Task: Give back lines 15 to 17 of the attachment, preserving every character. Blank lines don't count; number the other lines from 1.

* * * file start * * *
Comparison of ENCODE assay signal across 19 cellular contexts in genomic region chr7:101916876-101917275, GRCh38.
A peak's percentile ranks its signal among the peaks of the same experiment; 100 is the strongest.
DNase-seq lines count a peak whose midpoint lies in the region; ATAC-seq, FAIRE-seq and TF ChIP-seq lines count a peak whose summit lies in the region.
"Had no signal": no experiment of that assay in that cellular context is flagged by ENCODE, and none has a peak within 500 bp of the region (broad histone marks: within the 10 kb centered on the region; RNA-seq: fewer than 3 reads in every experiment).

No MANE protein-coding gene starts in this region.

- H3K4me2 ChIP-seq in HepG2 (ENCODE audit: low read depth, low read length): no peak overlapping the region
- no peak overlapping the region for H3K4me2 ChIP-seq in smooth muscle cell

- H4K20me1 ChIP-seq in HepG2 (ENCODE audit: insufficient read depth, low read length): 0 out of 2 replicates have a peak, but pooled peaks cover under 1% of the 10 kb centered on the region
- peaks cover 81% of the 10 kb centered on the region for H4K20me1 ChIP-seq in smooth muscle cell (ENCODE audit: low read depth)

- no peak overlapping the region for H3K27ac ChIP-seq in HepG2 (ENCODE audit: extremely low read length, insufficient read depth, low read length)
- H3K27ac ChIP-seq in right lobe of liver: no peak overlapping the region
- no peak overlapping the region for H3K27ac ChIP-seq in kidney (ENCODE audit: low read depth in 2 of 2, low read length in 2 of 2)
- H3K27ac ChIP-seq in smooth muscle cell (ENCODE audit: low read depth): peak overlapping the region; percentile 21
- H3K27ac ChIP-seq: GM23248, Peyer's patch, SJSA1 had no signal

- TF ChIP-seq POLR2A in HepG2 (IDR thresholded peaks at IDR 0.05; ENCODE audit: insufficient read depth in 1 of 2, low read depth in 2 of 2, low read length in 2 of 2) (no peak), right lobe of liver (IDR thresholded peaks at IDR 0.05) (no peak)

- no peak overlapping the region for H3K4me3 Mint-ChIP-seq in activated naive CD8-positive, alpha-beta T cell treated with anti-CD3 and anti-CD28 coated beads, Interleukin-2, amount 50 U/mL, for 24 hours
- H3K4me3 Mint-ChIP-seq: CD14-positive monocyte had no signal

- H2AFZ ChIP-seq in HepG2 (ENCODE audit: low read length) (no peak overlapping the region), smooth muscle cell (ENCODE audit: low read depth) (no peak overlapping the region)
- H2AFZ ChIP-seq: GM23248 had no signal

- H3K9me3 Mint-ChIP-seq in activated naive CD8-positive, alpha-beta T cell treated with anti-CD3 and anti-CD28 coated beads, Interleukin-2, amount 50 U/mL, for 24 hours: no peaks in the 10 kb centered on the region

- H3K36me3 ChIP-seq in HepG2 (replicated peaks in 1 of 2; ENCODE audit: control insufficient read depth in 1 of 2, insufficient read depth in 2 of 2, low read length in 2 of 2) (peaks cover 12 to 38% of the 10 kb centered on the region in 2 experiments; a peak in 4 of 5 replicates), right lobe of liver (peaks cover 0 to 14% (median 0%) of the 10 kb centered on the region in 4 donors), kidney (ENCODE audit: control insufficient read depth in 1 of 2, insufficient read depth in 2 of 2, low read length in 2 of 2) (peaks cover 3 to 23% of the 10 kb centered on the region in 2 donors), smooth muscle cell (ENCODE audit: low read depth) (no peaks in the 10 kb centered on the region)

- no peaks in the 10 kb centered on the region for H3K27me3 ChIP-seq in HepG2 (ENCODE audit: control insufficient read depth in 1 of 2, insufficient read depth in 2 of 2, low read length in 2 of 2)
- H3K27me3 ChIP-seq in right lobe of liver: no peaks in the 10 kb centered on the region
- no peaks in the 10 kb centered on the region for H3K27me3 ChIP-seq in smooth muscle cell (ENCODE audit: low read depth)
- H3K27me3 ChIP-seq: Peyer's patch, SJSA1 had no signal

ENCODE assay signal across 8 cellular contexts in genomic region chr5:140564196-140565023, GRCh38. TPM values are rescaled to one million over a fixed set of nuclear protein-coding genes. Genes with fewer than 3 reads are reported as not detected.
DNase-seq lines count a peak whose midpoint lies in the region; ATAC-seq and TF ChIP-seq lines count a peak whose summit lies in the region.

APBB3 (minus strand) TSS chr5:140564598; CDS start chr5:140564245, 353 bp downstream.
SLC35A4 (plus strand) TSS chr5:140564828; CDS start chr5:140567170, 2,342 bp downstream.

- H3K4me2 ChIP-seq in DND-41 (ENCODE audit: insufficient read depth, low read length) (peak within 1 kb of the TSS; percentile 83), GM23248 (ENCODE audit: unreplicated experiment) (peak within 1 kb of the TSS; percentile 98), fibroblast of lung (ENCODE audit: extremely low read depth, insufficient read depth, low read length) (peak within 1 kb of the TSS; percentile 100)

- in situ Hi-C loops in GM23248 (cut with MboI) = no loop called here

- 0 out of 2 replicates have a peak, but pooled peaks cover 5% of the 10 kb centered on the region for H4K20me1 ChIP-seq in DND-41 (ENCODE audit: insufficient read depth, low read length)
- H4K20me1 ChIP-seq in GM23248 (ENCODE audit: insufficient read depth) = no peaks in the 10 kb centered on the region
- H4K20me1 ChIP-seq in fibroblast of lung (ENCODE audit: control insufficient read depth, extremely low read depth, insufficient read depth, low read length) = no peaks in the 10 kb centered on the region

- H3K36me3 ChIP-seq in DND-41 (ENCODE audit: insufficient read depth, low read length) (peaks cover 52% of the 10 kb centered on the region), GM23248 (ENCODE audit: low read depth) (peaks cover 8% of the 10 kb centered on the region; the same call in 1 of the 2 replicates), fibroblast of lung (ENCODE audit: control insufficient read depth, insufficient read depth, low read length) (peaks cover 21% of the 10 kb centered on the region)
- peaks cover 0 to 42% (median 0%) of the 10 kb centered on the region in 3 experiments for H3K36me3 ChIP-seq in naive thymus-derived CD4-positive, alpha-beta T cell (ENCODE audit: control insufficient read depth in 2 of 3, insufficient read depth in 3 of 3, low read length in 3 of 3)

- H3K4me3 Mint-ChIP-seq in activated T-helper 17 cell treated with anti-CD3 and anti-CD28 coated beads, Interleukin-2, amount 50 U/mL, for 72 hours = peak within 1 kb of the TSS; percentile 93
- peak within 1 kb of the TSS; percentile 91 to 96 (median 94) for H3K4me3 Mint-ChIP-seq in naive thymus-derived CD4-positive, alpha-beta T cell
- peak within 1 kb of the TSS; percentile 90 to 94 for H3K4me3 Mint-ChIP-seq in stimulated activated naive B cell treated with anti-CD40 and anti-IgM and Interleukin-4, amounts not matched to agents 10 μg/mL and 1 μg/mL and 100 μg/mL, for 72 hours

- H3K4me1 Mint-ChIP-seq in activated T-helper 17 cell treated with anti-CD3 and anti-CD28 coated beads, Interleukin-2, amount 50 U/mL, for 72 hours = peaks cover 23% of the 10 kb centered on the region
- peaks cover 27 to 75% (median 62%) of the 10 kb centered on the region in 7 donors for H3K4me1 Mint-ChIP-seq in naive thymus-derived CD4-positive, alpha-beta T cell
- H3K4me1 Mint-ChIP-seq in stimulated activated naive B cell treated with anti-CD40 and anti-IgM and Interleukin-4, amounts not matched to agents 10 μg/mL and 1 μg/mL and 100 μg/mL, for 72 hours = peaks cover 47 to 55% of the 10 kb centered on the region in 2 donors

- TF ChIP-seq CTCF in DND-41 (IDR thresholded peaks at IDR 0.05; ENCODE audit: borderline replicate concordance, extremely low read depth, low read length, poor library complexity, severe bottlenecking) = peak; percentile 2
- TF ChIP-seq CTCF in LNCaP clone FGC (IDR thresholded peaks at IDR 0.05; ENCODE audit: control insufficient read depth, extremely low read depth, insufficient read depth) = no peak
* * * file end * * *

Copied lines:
- TF ChIP-seq POLR2A in HepG2 (IDR thresholded peaks at IDR 0.05; ENCODE audit: insufficient read depth in 1 of 2, low read depth in 2 of 2, low read length in 2 of 2) (no peak), right lobe of liver (IDR thresholded peaks at IDR 0.05) (no peak)

- no peak overlapping the region for H3K4me3 Mint-ChIP-seq in activated naive CD8-positive, alpha-beta T cell treated with anti-CD3 and anti-CD28 coated beads, Interleukin-2, amount 50 U/mL, for 24 hours
- H3K4me3 Mint-ChIP-seq: CD14-positive monocyte had no signal